Cor­rup­tion scan­dals have some Is­raelis pon­der­ing a post-Ne­tanyahu world

The Washington Times Weekly - - Geopolitics - BY LAURA KELLY

Af­ter 11 years run­ning the re­gion’s most powerful and eco­nom­i­cally dy­namic na­tion, the reign of Is­raeli Prime Min­is­ter Ben­jamin Ne­tanyahu has suf­fered a ma­jor blow in re­cent days as mount­ing le­gal pres­sure en­velop­ing him, his wife and close as­so­ciates on charges of cor­rup­tion and fraud have some Is­raelis pon­der­ing the prospect of a post-Ne­tanyahu fu­ture.

Mul­ti­ple con­spir­a­to­rial cases of le­gal scan­dals in­volv­ing the Ne­tanyahus have gone from back­ground noise to the fore­front in the past few days since in­ves­ti­ga­tions in four cases be­gan months — or even years — ago.

The com­bat­ive, con­ser­va­tive Mr. Ne­tanyahu is one of the world’s long­est-serv­ing lead­ers and has se­cured his grip on power do­mes­ti­cally, unit­ing a coali­tion govern­ment and a na­tion be­hind his vi­sion of a se­cure and pros­per­ous Is­rael that is not shy about press­ing its own na­tional in­ter­ests.

Nei­ther war nor ter­ror­ism has threat­ened his power — they may ac­tu­ally have strength­ened it — but his sin­gle-minded de­sire to re­tain and strengthen his power and in­flu­ence by any means may now threaten to ini­ti­ate his down­fall.

“The sus­pi­cions of cor­rup­tion against [the prime min­is­ter] are reach­ing a crit­i­cal mass, cast­ing a pall over his con­tin­ued ten­ure in of­fice,” the Is­raeli news­pa­per Haaretz, a fre­quent critic of Mr. Ne­tanyahu, wrote in its lead editorial last Mon­day.

Is­raeli law en­force­ment and of­fi­cials are near­ing a po­ten­tial in­dict­ment against the prime min­is­ter, and de­spite no law in the coun­try com­pelling his res­ig­na­tion, pub­lic pres­sure could force Mr. Ne­tanyahu to step down as pre­mier, ini­ti­ate a shakeup among his Likud party and pos­si­bly send the coun­try to early elec­tions.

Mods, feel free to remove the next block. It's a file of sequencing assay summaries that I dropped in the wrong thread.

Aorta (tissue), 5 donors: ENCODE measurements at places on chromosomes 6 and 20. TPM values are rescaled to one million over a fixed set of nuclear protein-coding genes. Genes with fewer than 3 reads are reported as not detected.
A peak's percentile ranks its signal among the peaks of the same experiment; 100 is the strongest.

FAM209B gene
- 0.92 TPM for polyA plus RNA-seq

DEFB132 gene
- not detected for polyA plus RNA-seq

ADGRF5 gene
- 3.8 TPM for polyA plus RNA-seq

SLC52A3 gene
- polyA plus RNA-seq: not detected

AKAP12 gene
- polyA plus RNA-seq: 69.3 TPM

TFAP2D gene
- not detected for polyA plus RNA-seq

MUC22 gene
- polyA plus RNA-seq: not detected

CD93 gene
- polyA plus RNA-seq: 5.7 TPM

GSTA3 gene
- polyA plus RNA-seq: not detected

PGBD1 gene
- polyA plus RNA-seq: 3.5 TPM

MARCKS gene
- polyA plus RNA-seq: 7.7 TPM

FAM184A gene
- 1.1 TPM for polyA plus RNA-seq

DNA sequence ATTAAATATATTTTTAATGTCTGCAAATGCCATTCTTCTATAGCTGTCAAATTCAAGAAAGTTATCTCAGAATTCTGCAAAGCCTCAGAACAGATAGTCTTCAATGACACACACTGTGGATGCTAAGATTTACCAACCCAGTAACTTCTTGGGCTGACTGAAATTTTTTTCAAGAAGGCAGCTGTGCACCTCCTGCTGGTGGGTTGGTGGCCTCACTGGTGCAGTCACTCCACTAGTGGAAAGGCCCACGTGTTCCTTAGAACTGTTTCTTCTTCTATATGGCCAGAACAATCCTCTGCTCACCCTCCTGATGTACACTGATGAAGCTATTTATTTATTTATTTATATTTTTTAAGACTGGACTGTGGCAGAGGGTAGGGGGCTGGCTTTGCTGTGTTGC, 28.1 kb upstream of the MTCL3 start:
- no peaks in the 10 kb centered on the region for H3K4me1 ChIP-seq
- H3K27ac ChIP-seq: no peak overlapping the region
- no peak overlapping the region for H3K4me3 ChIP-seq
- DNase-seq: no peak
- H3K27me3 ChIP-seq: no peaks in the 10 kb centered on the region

In light of re­cent de­vel­op­ments — most no­tably Mr. Ne­tanyahu’s for­mer chief of staff, Ari Harow, turn­ing state wit­ness in cor­rup­tion cases against the prime min­is­ter — Likud party mem­bers have ex­pressed sup­port for the prime min­is­ter and even an­nounced a rally for Mr. Ne­tanyahu to be held in the com­ing days.

Mr. Ne­tanyahu has ve­he­mently de­nied the charges against him, post­ing a state­ment on his pub­lic Face­book page con­demn­ing the al­le­ga­tions and say­ing the in­ves­ti­ga­tion is doomed.

“There will be noth­ing, be­cause there was noth­ing,” the post read in He­brew.

If pub­lic pres­sure mounts, Mr. Ne­tanyahu could of­fer to step down amid the con­tro­versy, lead­ing to po­lit­i­cal jock­ey­ing in his own party for who would suc­ceed him as prime min­is­ter. Gi­lad Er­dan, the pub­lic se­cu­rity and in­for­ma­tion min­is­ter, is the sec­ond in the Likud hi­er­ar­chy.

An­other sce­nario is the govern­ment could move to­ward a vote of no con­fi­dence in Novem­ber, when law­mak­ers re­turn from an ex­tended sum­mer re­cess, po­lit­i­cal an­a­lyst Gil Hoff­man wrote in The Jerusalem Post. That could set into mo­tion early elec­tions for 2018, a year ahead of sched­ule.

The fall of Mr. Ne­tanyahu would also pro­vide an open­ing for the lead­ers of main po­lit­i­cal ide­olo­gies fight­ing against the en­trenched es­tab­lish­ment and one an­other.

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